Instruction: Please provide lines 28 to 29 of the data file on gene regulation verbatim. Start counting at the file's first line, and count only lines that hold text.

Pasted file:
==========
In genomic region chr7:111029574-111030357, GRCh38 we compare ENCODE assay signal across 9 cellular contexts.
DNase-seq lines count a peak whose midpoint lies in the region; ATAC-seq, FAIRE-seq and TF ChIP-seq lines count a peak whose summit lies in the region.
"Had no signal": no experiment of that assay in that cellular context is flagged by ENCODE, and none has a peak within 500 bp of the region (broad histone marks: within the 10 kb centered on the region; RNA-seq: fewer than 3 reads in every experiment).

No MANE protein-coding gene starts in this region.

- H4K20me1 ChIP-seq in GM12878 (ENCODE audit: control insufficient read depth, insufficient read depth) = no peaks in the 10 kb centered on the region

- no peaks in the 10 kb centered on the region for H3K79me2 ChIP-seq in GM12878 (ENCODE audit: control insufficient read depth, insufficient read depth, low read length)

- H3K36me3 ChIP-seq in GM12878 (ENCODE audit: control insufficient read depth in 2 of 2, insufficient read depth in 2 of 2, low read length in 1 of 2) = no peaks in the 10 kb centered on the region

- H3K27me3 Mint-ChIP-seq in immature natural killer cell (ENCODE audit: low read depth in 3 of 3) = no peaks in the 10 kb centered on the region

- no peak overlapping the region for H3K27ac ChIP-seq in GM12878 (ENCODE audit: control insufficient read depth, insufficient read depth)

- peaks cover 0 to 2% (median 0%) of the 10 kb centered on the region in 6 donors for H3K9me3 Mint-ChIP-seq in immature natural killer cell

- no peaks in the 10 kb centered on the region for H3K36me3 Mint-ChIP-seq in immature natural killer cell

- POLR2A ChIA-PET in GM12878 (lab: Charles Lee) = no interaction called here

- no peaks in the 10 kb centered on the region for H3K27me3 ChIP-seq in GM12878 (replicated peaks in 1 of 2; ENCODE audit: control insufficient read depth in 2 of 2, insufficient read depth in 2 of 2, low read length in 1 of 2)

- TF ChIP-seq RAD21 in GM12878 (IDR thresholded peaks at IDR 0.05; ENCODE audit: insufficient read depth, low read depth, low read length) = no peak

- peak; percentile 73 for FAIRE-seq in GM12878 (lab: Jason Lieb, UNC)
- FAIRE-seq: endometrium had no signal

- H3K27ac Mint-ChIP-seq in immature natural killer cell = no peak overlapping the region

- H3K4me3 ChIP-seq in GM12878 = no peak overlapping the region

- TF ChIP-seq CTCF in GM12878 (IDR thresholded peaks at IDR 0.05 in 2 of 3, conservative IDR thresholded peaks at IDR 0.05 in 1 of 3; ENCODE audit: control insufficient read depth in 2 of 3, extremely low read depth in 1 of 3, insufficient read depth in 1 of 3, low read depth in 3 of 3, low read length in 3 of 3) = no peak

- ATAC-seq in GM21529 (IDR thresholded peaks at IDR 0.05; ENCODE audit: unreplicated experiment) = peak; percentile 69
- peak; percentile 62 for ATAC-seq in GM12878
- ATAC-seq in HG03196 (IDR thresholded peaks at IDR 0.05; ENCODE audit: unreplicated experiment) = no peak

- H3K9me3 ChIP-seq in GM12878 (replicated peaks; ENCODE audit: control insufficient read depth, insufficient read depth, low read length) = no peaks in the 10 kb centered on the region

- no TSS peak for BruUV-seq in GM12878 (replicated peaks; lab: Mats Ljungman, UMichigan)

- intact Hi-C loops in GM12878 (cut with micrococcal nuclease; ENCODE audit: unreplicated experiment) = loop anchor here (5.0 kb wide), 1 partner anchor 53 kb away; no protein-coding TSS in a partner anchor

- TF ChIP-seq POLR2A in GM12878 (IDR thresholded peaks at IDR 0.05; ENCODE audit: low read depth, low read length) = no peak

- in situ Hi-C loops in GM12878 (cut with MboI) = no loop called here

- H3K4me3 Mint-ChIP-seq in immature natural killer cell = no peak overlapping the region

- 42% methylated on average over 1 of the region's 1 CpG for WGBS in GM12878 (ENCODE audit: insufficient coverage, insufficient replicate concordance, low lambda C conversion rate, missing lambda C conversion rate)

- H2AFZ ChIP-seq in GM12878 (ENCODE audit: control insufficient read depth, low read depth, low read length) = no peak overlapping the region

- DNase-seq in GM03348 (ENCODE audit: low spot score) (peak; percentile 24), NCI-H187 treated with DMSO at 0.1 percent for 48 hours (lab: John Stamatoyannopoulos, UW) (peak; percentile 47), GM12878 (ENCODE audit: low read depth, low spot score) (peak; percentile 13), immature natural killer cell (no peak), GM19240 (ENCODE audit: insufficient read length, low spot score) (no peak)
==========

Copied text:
- H3K4me3 Mint-ChIP-seq in immature natural killer cell = no peak overlapping the region

- 42% methylated on average over 1 of the region's 1 CpG for WGBS in GM12878 (ENCODE audit: insufficient coverage, insufficient replicate concordance, low lambda C conversion rate, missing lambda C conversion rate)